Another conjecture derives the name from the height of the Ark, which was thirty cubits; another, misrepresenting astronomy, claims that the name is taken from the number of nights within the lunar month; yet another, from the baptism of the Savior; another, from the age of Adam when he rose from the red dust. All are equally false. No less untruthful is the catalog of thirty divinities or thrones, of which, one is Abraxas, pictured with the head of a cock, the arms and torso of a man, and the coiled tail of a serpent. I know the Truth but I cannot plead the Truth. To me the priceless gift of giving word to it has not been granted. Let others, happier men than I, save the members of the Sect by the word. By word or by fire.

It is better to be killed than to kill oneself. I shall, therefore, limit myself to an account of the abominable heresy. The Word was made flesh so that He might be a man among men, so that men might bind  Him to the Cross, and be redeemed by Him. He was born from the womb of a woman of the chosen people not simply that He might teach the gospel of Love but also that He might undergo that martyrdom.

It was needful that all be unforgettable. The death of a man by sword or hemlock was not sufficient to leave a wound on the imagination of mankind until the end of days. The Lord disposed that the events should inspire pathos. That is the explanation for the Last Supper, for Jesus’ words foretelling His deliverance up to the Romans, for the repeated sign to one of His disciples, for the blessing of the bread and wine, for Peter’s oaths, for the solitary vigil on Gethsemane, for the twelve men’s sleep, for the Son’s human plea, for the sweat that was like blood, for the swords, the betraying kiss, the Pilate who washed his hands of it, the flagellation, the jeers and derision, the thorns, the purple and the staff of cane, the vinegar with honey, the Tree upon the summit of the Hill, the promise to the good thief, the earth that shook, and the darkness that fell upon the  land.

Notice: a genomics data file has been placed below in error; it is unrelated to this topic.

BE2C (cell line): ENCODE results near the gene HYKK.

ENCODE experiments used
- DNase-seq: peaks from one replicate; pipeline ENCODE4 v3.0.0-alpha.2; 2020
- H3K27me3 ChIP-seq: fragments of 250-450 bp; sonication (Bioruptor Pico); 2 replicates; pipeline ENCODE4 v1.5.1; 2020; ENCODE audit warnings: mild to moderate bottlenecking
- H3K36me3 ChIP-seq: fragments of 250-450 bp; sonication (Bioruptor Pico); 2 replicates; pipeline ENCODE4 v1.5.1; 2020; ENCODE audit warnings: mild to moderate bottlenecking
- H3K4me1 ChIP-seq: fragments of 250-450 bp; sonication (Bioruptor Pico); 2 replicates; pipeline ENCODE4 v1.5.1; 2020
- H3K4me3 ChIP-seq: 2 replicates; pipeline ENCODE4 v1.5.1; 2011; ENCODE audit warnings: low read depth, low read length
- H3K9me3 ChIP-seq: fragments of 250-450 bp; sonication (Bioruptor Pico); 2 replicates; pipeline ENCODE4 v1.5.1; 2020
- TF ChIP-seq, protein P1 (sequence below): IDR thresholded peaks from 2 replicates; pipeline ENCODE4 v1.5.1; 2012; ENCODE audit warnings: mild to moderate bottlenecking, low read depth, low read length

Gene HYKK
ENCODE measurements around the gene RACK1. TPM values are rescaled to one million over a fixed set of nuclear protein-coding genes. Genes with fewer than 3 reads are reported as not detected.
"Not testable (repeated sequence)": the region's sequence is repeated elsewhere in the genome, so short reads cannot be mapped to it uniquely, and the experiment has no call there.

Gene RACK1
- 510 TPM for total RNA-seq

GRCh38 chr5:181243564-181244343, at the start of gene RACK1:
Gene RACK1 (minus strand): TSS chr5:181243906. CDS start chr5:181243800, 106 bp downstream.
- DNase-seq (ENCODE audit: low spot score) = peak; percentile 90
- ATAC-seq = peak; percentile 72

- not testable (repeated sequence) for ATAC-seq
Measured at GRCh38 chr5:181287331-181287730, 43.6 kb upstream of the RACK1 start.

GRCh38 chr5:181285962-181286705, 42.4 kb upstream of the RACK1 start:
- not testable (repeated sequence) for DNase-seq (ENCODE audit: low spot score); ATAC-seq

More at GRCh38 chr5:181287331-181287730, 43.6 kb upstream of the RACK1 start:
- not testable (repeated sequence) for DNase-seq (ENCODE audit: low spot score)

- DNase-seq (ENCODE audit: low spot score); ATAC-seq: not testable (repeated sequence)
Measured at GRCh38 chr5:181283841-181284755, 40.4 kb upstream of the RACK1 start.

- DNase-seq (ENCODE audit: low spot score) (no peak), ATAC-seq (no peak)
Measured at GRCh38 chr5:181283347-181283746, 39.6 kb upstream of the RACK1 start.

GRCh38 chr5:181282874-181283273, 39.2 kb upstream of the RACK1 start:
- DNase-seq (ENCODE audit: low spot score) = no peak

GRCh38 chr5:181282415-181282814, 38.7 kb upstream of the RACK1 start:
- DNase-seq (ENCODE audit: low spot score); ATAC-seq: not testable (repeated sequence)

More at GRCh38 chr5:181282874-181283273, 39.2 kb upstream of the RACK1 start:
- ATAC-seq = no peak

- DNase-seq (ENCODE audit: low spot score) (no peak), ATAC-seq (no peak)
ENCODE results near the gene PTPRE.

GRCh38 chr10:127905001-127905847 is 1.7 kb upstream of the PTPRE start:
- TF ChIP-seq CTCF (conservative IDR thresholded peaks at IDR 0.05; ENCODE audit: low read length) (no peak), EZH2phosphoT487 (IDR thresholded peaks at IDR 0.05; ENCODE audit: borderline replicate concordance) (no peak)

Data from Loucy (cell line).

Divine mercy, to which I myself owe so many blessings, has allowed me to discover the true and secret reason for the Sect’s name. In Kerioth, where it is plausibly reputed to have arisen, there has survived a conventicle known as the Thirty Pieces of Silver. That was the Sect’s original name, and it provides us with the key. In the tragedy of the Cross (and I write this with all the reverence which is its due) there were those who acted knowingly and those who acted unknowingly; all were essential, all inevitable. Unknowing were the priests who delivered the pieces of silver; unknowing, too, was the mob that chose Barabbas; unknowing the Judean judge, the Romans who erected the Cross on which He was martyred and who drove the nails and cast the lots. Of knowing actors, there were but two: Judas and the Redeemer. Judas cast away the thirty coins that were the price of our souls’ salvation and immediately hanged himself. At that moment he was thirty-three years old, the age of the Son of Man. The Sect venerates the two equally, and absolves the others.

There is not one lone guilty man; there is no man that does not carry out, wittingly or not, the plan traced by the All-Wise. All mankind now shares in Glory.

My hand fails when I will it to write a further abomination. The initiates of the Sect, upon reaching a certain age, are mocked and crucified on the peak of a mountain, to follow the example of their masters.

This criminal violation of the Fifth Commandment should be met with the severity that human and divine laws have ever demanded. May the curses of the Firmament, may the hatred of angels …

The end of the manuscript has not been discovered.